:Movie Review: Three Billboards Outside Ebbing, Missouri (2017)
Three Billboards Outside Ebbing, Missouri
Release Date: November 10, 2017
Starring: Frances McDormand, Woody Harrelson, Sam Rockwell, Peter Dinklage, Caleb Landry Jones, Abbie Cornish
Director: Martin McDonagh
Music: Carter Burwell
Production Company: Blueprint Pictures
Theatrical Release: Fox Searchlight Pictures
Review by Danesha Artis
Everyone has certain movie directors that they love. Especially any time said director comes out with a new film. No matter what, you have to see it, and damn what the critics may think of it. For me, that particular director is Martin McDonagh. He’s known for such films as In Bruges (with Colin Farrell and Ralph Fiennes), and Seven Psychopaths (Colin Farrell, Sam Rockwell and Christopher Walken). The next film he released was Three Billboards Outside Ebbing, Missouri.
The film stars Frances McDormand (famous due to Fargo) as Mildred Hayes, a mother beset by grief and anger about the rape and murder of her daughter, Angela. She then decides to rent out three billboards that haven’t been used in ages to send a message to the Ebbing Police Department. One of them is pointed directly at Chief Willoughby, played by Woody Harrelson. The story explores how the town is effectively split by her decision and the resulting fallout. Some support and acknowledge her decision, but other townsfolk see her as a bully; especially Officer Dixon, played by Sam Rockwell. Without trying to spoil it, the rest of the story explores different parts of Mildred’s life and the lives of the people touched by her decision to get those three billboards.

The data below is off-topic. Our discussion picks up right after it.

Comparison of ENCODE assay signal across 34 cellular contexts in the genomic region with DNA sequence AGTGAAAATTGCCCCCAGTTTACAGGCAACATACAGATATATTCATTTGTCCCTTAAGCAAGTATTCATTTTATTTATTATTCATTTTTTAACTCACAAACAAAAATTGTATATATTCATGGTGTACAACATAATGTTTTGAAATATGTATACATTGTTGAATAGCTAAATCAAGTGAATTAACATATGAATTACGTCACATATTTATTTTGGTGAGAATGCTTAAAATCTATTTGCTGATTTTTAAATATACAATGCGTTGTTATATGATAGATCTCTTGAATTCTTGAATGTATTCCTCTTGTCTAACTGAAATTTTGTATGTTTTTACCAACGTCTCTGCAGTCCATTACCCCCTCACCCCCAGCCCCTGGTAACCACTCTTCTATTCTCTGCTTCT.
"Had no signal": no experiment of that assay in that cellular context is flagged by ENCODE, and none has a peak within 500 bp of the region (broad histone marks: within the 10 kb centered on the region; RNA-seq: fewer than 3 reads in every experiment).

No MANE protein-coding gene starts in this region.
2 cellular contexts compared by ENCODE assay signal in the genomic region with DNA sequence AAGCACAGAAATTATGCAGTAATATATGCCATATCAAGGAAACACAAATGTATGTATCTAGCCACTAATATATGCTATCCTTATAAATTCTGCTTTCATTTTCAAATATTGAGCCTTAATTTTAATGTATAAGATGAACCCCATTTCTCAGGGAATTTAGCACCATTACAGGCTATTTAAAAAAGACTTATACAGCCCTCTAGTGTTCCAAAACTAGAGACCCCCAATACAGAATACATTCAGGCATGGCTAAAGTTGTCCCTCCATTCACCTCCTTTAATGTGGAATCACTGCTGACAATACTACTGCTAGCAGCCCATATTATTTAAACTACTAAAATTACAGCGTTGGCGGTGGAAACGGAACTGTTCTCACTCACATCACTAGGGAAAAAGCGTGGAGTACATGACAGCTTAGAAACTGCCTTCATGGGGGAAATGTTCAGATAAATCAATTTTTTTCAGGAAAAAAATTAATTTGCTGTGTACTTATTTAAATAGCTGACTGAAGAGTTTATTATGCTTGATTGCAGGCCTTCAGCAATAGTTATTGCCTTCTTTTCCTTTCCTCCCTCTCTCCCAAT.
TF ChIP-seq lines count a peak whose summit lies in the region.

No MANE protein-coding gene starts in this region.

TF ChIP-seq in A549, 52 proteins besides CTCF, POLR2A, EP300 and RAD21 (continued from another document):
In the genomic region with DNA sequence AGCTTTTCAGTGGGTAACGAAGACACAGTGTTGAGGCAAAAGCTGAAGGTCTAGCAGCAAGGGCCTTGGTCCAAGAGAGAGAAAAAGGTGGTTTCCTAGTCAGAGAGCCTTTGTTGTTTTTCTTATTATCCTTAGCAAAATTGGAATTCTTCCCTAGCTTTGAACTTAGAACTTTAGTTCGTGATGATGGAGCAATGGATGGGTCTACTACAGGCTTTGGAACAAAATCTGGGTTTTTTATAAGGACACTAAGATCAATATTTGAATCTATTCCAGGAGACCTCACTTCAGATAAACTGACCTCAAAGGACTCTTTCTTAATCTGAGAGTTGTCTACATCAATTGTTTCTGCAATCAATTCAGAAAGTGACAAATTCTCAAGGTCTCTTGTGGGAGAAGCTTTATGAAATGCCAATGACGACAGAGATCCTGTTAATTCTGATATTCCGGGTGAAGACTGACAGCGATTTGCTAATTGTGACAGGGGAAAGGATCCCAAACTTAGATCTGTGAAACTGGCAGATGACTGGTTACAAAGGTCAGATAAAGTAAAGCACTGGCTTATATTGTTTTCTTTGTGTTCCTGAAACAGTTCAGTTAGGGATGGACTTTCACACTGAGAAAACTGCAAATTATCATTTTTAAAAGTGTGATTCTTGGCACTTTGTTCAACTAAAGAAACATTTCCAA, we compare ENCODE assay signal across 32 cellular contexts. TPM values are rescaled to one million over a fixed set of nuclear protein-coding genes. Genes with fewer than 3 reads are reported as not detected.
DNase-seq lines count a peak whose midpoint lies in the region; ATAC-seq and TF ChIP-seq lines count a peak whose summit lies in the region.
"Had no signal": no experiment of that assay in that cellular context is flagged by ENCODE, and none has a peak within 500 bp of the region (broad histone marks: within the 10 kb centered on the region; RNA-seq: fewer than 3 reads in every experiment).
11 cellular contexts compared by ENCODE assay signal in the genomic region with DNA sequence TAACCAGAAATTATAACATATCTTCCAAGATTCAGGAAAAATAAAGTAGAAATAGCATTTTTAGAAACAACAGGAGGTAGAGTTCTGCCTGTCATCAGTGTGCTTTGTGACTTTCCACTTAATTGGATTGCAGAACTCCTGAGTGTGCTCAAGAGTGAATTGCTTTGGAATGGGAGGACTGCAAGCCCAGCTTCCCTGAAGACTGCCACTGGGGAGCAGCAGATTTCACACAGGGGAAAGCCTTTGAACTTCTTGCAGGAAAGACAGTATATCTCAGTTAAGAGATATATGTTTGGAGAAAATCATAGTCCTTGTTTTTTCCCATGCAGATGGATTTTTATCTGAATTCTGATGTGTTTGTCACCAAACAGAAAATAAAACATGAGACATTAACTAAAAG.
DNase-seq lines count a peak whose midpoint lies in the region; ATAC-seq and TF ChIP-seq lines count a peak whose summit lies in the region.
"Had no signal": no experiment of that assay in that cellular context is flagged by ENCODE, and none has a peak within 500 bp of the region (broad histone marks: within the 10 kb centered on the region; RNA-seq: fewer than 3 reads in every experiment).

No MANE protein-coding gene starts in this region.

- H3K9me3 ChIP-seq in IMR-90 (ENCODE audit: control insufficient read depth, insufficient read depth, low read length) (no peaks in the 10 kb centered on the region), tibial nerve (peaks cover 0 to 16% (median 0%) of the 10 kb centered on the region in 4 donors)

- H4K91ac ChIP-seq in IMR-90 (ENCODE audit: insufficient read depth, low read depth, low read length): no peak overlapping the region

There were a few things about the film that really pleased me about the actors. Seeing Frances McDormand act the polar opposite of her character in Fargo was a treat. You’d expect her to be an affable sort, but seeing her own her anger and let it define her throughout was amazing. Also, seeing Woody Harrelson trying to be the model officer was interesting. There’s another part that got me, but again, that’s going into spoiler territory.
McDonagh’s movies seem to have a penchant for making you care for the most irredeemable people and become emotionally invested in their growth. This third offering from him is definitely no different in that respect. I can easily admit that this movie had me crying quietly at times. That’s good, at least to me. Not bad for a dark comedy, right? The film itself also delves into the deeper parts of human emotion when it comes to feelings we almost take for granted; grief, anger, acceptance, etc.
This definitely had me thoroughly invested throughout and had my mind buzzing well after the fact. Needless to say, I recommend this film highly.
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